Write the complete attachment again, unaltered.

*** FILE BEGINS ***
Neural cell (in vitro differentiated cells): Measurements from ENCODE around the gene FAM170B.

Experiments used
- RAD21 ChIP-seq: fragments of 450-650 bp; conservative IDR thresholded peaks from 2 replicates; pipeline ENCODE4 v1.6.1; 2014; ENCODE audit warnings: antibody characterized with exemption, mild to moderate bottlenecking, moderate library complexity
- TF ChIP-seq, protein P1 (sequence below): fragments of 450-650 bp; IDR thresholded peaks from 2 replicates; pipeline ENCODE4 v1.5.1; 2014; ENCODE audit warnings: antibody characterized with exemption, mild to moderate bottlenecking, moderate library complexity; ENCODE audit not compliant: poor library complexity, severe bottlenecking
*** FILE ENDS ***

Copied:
Neural cell (in vitro differentiated cells): Measurements from ENCODE around the gene FAM170B.

Experiments used
- RAD21 ChIP-seq: fragments of 450-650 bp; conservative IDR thresholded peaks from 2 replicates; pipeline ENCODE4 v1.6.1; 2014; ENCODE audit warnings: antibody characterized with exemption, mild to moderate bottlenecking, moderate library complexity
- TF ChIP-seq, protein P1 (sequence below): fragments of 450-650 bp; IDR thresholded peaks from 2 replicates; pipeline ENCODE4 v1.5.1; 2014; ENCODE audit warnings: antibody characterized with exemption, mild to moderate bottlenecking, moderate library complexity; ENCODE audit not compliant: poor library complexity, severe bottlenecking